What can Ecommerce merchants do to prevent and limit chargebacks?
There are several ways to limit chargebacks and prevent the unauthorized use of cards. It’s important to watch for red flags such as:
- Orders that seem to be outside of normal order quantities.
- Orders for an item (or items) of a significant dollar value from new customers.
- Multiple orders from one customer in a short time frame.
- Orders that have been placed using a different billing and shipping address. While this may be valid, it does warrant further review to ensure card authorization
- New customers ordering big-ticket items and having them delivered overnight or with a rush delivery. A further review can ensure the validity of card usage.
- Purchases made with numerous attempts on the credit card number or expiration date may signify that the card is not on hand and could indicate fraudulent activity.
Besides watching out for the red flags listed above, there are some other ways merchants can reduce chargebacks:
- Have a clear contact phone number on the website so that customers can easily reach you. If the customer has buyer’s remorse or isn’t sure if they made the correct purchase, they may want to reach out to the store and find out what their purchase included. If the retailer is able to resolve the issue ahead of time, it may lead to the chargeback not even being issued.
- Respond to chargebacks as quickly as possible – this will add a lot of value to the overall customer experience.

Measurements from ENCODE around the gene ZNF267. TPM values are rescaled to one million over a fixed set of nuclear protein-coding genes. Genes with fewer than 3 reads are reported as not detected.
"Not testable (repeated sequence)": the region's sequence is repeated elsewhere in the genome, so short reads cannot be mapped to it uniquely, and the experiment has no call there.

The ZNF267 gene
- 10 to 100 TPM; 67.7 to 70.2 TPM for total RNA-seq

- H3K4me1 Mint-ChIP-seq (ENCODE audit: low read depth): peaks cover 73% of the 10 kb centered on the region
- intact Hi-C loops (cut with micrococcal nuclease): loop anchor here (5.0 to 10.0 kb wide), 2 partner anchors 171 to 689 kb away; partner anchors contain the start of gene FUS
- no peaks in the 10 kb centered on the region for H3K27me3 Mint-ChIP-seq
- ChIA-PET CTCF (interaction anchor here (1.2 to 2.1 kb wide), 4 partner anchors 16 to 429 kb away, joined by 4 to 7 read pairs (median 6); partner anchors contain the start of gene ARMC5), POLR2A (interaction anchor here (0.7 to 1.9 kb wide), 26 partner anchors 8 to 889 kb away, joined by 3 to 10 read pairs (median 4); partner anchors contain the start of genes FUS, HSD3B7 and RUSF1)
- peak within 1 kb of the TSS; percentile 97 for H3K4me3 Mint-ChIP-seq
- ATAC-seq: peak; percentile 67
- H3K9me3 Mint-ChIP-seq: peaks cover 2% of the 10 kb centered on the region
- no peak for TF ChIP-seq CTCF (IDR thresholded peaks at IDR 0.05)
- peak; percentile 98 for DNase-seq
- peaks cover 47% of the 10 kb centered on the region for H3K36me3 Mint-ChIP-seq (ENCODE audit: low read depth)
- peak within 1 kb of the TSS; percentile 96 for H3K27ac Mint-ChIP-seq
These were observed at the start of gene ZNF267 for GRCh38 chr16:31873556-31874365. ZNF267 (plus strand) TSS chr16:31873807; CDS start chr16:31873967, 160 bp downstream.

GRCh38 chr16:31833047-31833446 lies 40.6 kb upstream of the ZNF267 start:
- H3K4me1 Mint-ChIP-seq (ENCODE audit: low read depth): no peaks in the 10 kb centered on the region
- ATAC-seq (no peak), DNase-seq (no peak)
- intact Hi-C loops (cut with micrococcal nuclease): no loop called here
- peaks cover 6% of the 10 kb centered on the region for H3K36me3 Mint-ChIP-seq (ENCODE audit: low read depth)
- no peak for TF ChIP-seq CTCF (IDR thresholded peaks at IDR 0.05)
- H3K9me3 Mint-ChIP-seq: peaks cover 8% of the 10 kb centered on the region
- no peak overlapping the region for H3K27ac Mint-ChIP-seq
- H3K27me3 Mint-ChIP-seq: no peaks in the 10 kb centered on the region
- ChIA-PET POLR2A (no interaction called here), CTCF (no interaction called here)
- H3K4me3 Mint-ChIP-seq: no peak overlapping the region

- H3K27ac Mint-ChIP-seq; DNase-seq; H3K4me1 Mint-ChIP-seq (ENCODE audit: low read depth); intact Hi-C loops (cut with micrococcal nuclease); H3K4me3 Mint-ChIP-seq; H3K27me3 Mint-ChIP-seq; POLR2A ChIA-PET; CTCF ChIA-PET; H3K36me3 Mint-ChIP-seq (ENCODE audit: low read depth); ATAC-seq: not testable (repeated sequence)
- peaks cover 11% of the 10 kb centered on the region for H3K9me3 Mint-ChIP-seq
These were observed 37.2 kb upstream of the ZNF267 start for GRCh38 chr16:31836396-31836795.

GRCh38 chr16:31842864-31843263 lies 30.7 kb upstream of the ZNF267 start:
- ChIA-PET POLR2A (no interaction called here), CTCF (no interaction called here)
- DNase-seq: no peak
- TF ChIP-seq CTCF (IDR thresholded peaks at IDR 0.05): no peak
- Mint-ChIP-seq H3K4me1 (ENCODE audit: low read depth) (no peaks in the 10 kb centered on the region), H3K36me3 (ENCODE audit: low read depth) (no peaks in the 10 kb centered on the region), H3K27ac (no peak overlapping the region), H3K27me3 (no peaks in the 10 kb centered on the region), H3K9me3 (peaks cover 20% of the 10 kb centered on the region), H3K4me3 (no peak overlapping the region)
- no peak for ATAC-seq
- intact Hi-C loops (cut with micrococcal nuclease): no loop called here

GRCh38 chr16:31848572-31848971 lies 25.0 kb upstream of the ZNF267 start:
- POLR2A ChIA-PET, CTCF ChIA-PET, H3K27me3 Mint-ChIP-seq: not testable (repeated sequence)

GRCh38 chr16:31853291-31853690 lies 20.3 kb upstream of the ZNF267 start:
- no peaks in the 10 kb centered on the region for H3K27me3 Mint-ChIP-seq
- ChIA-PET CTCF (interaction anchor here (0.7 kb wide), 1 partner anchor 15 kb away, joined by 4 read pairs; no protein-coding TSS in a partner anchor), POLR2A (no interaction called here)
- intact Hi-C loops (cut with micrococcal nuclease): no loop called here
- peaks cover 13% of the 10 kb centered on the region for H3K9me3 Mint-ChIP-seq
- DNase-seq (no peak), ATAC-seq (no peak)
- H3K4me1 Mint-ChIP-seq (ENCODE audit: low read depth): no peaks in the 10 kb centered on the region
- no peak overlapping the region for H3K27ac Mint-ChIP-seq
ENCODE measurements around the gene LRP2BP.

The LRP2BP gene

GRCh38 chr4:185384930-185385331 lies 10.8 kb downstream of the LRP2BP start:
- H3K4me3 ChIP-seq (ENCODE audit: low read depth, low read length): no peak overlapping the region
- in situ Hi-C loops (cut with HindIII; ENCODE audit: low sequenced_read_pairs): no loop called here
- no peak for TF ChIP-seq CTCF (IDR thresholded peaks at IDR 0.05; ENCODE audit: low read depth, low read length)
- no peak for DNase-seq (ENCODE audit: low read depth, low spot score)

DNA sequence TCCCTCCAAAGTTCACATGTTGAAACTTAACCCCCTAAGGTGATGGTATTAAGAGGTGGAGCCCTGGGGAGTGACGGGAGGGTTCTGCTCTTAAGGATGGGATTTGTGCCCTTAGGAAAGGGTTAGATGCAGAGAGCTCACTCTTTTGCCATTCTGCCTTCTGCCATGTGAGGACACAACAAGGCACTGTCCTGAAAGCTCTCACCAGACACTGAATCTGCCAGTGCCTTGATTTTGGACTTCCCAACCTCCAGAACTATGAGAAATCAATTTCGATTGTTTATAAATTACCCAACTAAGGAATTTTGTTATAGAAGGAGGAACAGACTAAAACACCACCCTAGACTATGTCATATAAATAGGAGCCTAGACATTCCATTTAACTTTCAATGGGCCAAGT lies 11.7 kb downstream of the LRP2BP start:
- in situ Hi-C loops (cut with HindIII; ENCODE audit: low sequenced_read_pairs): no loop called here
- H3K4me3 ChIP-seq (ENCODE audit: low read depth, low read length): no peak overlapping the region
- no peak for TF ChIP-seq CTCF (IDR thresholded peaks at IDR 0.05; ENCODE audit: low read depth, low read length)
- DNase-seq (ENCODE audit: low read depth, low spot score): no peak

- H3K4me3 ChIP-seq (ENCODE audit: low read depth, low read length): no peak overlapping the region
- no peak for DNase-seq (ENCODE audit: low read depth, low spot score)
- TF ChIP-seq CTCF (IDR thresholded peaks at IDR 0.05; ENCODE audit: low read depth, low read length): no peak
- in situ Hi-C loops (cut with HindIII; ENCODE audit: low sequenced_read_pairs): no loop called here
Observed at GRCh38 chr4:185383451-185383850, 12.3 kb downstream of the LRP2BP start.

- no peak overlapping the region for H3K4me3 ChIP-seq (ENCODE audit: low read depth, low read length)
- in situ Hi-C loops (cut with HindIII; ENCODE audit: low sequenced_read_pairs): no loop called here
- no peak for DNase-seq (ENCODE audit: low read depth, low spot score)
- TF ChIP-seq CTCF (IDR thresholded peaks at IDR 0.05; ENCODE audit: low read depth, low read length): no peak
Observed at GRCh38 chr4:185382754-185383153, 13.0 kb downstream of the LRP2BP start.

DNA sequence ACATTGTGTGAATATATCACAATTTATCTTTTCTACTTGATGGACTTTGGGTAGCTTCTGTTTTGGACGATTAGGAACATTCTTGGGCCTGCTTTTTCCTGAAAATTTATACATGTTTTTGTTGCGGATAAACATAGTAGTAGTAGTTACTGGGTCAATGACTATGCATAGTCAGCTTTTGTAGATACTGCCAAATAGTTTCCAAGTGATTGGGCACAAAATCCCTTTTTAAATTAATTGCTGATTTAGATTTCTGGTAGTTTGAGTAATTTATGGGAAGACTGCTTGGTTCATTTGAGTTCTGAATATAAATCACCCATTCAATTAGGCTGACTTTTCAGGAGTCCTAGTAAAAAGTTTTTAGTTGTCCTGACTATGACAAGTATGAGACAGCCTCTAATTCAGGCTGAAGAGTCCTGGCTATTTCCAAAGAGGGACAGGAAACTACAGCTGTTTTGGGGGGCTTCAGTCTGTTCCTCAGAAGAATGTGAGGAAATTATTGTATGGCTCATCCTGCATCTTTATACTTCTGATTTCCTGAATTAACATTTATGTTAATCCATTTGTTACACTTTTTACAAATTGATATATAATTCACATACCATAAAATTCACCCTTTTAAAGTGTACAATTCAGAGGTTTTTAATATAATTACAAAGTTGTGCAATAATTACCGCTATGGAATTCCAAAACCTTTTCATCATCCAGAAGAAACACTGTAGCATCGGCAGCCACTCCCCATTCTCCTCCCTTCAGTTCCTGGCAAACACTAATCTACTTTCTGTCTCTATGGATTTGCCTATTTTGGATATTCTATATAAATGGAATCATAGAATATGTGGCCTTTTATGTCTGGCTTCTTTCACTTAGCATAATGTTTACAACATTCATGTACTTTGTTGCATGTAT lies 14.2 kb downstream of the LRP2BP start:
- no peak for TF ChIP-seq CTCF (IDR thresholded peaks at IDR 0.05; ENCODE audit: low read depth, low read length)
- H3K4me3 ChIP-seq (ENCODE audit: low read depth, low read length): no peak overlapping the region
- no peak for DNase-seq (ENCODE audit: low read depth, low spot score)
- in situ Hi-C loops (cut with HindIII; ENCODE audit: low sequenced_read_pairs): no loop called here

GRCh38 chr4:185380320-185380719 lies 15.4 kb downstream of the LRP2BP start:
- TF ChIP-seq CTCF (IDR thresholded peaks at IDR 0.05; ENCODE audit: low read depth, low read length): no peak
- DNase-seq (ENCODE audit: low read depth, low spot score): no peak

- Ensure you receive full authorization for an order by verifying you have received the proper dollar amount for the order. Online merchants should get an authorization for every package they ship from their warehouse to prevent improper authorization chargebacks. If you receive authorization for an order but don’t ship it out within seven days, you’ll need to get the authorization again before shipping the order out to the customer.
- Wait to charge the customer until the items have shipped or services have been provided.
- Refund information should be put on the receipts or packing slips that are included in every shipment. Refund information should also be easy for customers to locate online.
- When a chargeback is received, the merchant should verify the customer’s address, name on file, and phone number.
- Merchants should make sure they receive a signed proof of delivery for every package that is shipped and collect tracking numbers to show tracking from the warehouse to the customer.
- Clearly describe your products and services. Make sure you have a “Contact Us” section in case a customer would like to reach out and learn more prior to making a purchase.
- Notify your customers of anything that’s unusual. If charges show up on a bill as anything other than your company name, if there are long delays or variations for certain products, or if products have reoccurring charges, make sure you tell your customers in advance.
All in all, keeping an eye out for red flags and having good records are the keys to fighting chargebacks. Make sure you keep well-organized records of transactions and tracking numbers.
The chargeback process can be long and complicated, so having a good understanding and using the right methods for fraud preventing can help your Ecommerce store avoid disputes and the costly fees that come with them. Take some time to research the process for your payment provider to make sure you have the tools to keep the chargeback numbers as low as possible. Taking the steps to reduce chargebacks not only benefits the retailer, but also the overall customer experience as well.